Why does Russia not want to lose its seat in the UN Security Council

In the face of the “war crimes” Russia is accused of, there is only one solution, according to the Ukrainian president: to exclude the country from the UN Security Council. Shocking photos of victims of support, Volodymyr Zelensky defended his point of view, Tuesday, April 5, before this body of which Russia is one of the five permanent members. But the chance of this request succeeding is very slim because it requires the approval of Vladimir Putin himself. However, this status and the veto it confers is a particularly valuable weapon for the head of the Kremlin in the context of the war in Ukraine.

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To prevent condemnation from the United Nations

Russia has been a permanent member of the United Nations Security Council since its creation in 1945, along with France, the United States, the United Kingdom, and China. A seat that allows it to veto decisions and decisions regardless of the opinion of the majority within the Council. Moscow does not hesitate but holds the record for the number of vetoes (29 since the fall of the Soviet Union).

On February 25, a day after the outbreak of war in Ukraine, I thus prevented the adoption of a resolution condemning the “aggression” against the country led by Volodymyr Zelensky. The text, submitted by the United States and Albania, called for the immediate withdrawal of Russian forces. Despite 11 votes “in favor” (with three abstentions), the Russian “no” prevented any form of UN condemnation of the Russian invasion.

To oppose sending the Blue Helmets

The possibility of blocking also allows Russia to oppose a possible military intervention by the United Nations. As part of its peacekeeping mission, the United Nations can actually deploy Blue Helmets to ensure compliance with a ceasefire, as was the case in 1992 in Bosnia. These civilians, soldiers or police are supposed to work on behalf of “Disarming ex-combatants, defending fundamental rights, strengthening the rule of law, and supporting free and fair elections,” As stated by the United Nations on its website.

but For such a force to be deployed in Ukraine after the fighting ends, Security Council approval is required again. And Bertrand Badi, professor emeritus at Science-Po and a specialist in international relations, explains that the Russian veto is not in doubt: Russia is reluctant to be placed under the watchful eye of an authority it considers one of its pillars.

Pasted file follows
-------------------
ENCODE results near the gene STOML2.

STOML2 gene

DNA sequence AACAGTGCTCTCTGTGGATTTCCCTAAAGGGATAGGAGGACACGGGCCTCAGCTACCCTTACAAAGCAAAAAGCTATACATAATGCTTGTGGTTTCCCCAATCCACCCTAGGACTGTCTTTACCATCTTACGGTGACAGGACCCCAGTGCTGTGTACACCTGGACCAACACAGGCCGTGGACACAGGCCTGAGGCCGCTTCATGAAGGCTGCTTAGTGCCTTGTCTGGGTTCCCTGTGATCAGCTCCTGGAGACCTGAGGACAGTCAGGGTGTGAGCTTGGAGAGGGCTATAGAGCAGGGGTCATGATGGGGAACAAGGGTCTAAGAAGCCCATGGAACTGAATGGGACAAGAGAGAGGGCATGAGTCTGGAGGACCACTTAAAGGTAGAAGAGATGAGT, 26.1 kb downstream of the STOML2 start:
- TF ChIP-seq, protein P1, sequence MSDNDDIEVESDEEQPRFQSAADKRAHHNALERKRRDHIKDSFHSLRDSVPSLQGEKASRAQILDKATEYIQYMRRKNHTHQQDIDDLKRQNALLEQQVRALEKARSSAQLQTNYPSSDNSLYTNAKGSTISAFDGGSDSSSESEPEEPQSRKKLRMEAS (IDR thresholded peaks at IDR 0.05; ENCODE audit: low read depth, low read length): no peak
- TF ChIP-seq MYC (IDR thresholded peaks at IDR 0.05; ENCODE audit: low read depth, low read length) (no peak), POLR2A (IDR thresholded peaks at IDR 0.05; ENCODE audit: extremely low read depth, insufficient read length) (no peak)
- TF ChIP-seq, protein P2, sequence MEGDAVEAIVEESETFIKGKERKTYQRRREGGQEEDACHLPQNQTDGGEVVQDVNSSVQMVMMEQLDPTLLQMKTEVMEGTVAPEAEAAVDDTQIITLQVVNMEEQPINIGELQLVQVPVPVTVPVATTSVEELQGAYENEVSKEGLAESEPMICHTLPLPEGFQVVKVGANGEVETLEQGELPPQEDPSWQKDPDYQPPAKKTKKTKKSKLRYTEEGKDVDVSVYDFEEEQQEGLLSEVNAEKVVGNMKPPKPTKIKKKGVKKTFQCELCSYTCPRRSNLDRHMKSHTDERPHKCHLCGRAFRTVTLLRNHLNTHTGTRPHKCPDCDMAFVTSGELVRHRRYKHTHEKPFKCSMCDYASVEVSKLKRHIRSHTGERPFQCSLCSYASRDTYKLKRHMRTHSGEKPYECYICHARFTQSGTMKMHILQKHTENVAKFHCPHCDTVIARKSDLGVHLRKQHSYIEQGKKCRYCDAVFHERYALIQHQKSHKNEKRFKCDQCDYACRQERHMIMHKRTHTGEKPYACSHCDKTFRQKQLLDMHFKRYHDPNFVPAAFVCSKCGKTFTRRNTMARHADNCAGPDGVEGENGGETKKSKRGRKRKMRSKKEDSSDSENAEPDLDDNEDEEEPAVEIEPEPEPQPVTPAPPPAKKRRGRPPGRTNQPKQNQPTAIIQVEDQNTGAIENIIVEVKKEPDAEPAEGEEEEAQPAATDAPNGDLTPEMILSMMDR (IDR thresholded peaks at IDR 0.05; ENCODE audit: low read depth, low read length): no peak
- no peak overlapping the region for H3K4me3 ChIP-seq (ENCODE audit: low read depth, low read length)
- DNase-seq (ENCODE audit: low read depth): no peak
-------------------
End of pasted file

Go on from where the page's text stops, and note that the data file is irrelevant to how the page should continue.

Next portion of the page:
To face some legal action

With its veto, Russia could also oppose a UN Security Council referral to the International Criminal Court. Hence, it would prevent the launching of an investigation into possible war crimes in Ukraine. However, this does not protect it from any legal action because the ICC can also be seized by a state that is a member of the Treaty of Rome. [texte fondateur de la Cour] or by the public prosecutor.

And so on On Wednesday 2 March, Karim Khan, the Prosecutor of the International Criminal Court, announced the opening of an investigation into the Ukrainian situation, considering that there is a “reasonable basis” of evidence. But this procedure promises to be long and pitfalls. In particular, because in order for a Russian official to be brought before the ICC, he must be arrested on the territory of a member of the Treaty of Rome, which has not been the case for Russia since 2016.

To send a message to his public opinion

In addition to this strength of political, military, and judicial hurdles, permanent membership in the United Nations Security Council is also a matter of prestige for Vladimir Putin, believes Carol Grimaud Potter, professor of geopolitics in Russia at the University of Montpellier. By continuing to attend Board meetings, in particular the one at which Volodymyr Zelensky spoke via video link, Russia wants to show that it is “right in its place”, researcher says.

It is also a way of showing the Russian public that Russia is still important in these bodies despite what is happening in Ukraine, despite the crimes in Bucha, Carol Grimaud Potter continues. It should be clear in your message to public opinion, that this is a just war. Russian public opinion would not have understood if Russia had not participated and might have considered this an eventual stampede.”

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